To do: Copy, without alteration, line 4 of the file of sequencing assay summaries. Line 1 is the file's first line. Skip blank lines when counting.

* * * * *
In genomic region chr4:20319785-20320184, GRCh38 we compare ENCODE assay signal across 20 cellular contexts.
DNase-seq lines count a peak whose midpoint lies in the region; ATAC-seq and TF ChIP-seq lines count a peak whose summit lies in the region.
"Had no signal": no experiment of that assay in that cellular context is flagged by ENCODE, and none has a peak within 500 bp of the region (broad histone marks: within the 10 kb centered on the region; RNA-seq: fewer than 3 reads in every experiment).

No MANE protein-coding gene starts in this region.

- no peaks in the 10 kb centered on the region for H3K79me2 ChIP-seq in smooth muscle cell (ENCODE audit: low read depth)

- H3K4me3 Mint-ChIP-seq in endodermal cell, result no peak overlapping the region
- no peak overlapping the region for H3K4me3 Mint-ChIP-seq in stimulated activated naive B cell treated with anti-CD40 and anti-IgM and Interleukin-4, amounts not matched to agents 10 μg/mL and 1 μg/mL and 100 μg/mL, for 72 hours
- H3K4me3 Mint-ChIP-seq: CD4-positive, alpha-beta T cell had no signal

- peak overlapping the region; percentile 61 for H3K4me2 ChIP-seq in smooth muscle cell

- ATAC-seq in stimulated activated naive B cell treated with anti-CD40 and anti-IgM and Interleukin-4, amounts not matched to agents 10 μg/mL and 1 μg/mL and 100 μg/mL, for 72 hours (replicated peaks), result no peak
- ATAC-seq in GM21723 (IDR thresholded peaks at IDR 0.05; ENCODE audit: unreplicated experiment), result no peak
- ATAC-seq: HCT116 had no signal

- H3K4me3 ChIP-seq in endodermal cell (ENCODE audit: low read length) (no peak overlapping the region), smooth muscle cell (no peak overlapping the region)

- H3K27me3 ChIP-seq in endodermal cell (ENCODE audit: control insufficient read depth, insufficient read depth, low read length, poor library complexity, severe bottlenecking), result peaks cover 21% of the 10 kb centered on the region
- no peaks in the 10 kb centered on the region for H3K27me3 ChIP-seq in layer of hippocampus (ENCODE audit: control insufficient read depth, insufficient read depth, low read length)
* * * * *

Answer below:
No MANE protein-coding gene starts in this region.